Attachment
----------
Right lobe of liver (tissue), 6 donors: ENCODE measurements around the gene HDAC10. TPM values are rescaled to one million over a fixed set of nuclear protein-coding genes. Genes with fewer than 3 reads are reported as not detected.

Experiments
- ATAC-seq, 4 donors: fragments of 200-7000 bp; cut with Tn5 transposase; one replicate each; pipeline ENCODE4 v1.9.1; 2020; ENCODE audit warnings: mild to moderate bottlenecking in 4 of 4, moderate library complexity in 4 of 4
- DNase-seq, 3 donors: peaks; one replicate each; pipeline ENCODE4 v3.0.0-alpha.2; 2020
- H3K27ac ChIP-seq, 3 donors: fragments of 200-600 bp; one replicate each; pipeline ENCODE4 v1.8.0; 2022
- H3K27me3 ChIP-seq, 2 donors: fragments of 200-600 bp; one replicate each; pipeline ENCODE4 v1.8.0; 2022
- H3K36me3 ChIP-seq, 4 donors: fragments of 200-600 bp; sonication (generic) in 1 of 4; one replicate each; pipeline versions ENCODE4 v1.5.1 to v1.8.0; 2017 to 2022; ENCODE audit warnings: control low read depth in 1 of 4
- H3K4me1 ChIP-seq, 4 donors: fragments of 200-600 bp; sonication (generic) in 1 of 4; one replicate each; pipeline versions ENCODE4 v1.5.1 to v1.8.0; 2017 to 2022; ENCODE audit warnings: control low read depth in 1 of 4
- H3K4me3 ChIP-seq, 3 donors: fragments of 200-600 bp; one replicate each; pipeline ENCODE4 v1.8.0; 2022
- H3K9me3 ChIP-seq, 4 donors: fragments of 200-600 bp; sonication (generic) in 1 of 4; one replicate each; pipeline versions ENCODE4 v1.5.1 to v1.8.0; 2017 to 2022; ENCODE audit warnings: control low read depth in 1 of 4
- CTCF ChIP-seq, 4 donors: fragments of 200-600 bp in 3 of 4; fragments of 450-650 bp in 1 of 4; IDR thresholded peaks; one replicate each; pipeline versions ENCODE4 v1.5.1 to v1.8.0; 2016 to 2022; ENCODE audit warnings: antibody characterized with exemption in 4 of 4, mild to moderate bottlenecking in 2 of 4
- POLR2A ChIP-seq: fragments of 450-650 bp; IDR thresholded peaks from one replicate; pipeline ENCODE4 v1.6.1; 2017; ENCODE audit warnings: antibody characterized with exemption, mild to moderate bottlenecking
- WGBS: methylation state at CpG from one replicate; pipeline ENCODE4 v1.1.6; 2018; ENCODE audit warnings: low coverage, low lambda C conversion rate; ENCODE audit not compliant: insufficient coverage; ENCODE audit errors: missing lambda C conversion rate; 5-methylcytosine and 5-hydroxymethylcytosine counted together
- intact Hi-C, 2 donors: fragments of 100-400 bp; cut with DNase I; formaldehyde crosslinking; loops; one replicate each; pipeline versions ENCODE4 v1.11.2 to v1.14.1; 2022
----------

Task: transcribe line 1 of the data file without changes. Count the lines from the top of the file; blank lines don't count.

Right lobe of liver (tissue), 6 donors: ENCODE measurements around the gene HDAC10. TPM values are rescaled to one million over a fixed set of nuclear protein-coding genes. Genes with fewer than 3 reads are reported as not detected.